To the editor:
These days, everyone from celebrities to journalists to politicians has an opinion about the “right” way to raise food. Often, their criticism of farmers and ranchers like my husband and myself relates to the environment: People say we aren’t doing our part to protect the planet.
In connection with Earth Day this week, I’d like to offer some food for thought. While these naysayers talk about minimizing impact on the environment, America’s cattle farmers and ranchers get up every day and do it. We care for the land because it’s our full-time job. On average, each cattleman has 13 different practices in place to accomplish environmental goals, such as nurturing wildlife, preventing erosion and conserving and protecting water.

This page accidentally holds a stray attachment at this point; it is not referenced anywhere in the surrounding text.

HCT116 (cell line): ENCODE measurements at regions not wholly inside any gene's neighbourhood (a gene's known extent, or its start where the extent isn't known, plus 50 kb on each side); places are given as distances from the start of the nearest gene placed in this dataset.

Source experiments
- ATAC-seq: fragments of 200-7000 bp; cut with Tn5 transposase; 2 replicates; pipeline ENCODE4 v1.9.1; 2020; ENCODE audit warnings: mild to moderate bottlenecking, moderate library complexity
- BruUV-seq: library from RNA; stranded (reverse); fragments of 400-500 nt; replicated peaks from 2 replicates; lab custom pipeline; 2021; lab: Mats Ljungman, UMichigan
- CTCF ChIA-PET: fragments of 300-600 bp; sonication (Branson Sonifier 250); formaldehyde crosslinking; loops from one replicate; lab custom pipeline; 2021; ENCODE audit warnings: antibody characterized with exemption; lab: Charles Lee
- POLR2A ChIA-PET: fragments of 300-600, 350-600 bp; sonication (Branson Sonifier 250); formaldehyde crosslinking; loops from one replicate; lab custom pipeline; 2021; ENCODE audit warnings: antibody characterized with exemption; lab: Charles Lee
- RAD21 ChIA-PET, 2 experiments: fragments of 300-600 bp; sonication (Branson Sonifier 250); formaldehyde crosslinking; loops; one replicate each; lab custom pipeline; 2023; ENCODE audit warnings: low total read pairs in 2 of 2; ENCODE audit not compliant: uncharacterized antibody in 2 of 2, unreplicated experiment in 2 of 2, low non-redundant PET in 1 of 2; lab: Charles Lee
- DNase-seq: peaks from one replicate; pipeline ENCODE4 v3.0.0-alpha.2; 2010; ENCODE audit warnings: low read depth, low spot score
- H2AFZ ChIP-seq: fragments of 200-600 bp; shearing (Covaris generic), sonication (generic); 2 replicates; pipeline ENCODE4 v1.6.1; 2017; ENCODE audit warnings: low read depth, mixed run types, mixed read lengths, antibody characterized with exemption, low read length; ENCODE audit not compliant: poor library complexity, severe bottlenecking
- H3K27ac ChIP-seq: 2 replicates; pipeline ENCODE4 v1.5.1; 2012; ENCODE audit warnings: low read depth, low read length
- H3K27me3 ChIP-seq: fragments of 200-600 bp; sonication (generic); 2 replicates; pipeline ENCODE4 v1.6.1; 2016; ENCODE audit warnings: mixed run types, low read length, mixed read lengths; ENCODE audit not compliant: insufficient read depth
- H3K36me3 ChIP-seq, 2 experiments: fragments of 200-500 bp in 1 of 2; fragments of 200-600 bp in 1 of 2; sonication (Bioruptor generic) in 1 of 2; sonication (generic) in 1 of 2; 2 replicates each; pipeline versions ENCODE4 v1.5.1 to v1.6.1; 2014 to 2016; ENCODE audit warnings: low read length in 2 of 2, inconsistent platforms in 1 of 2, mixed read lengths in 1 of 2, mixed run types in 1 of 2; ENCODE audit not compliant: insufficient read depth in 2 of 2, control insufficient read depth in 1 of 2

We’re constantly creating new, innovative practices that help us do more with less. Many experts agree U.S. livestock production practices are an environmentally sustainable solution for raising food and should be considered a model for the rest of the world. The average American farmer feeds about 155 people worldwide, compared to 26 people just a few decades ago. The beef we raise today requires less land, water and energy than before, and each serving provides 10 essential nutrients to your diet. The things we do to protect and enhance the land are unique to where we’re located, but, no matter what climate or geography we live in, we are responsible and care greatly for our cattle and the environment.
Today, and every day, I’d like to extend my appreciation to my fellow Kansas farmers and ranchers, the original environmentalists.